Labelling the parts of a flower, such as a tulip, is easy when you see how each part looks. Each element of a flower performs a special function so that the flower can bloom and sometimes reproduce.
Look at the whole flower. The long, green stem from which the tulip grows is the stalk. The leaves are green, long and pointed. The petals, forming a cup at the top, come in nearly every colour imaginable.
At the base of the blossom are almond-shaped mini-leaves that can be green or splashed with the colour of the blossom. These are sepals, which protect the flower when it is a bud.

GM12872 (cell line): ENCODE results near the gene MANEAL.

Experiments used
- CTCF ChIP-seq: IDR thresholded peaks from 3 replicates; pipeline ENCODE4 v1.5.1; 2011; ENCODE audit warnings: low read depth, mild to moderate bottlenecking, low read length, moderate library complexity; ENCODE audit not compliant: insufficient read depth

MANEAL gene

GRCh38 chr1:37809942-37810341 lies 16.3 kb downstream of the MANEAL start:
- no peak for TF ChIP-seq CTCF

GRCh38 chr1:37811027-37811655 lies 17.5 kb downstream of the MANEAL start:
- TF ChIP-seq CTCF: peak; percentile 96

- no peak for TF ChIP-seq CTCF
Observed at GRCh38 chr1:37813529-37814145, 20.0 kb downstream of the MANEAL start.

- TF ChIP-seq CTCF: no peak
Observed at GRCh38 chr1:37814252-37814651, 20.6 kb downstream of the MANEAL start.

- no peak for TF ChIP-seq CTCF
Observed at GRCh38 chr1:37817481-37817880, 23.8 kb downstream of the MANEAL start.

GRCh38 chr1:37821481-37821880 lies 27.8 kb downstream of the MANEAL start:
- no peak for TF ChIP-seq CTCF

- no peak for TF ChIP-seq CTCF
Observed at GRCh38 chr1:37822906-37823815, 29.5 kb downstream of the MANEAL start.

Inside the flower is a small, stemlike piece, the pistol, from which pollen travels. At the base of this part is a bulbous shape, or ovary, where pollen is produced. The very top part of the pistol is called the stigma, which traps the pollen until it is ready to be released.
Inside the flower are also "stems" called stamen. The bulbous top part of the stamen is called the anther. This is the part of the flower to which bees are attracted. Pollen is gathered here.
Tulips are part of the lily family.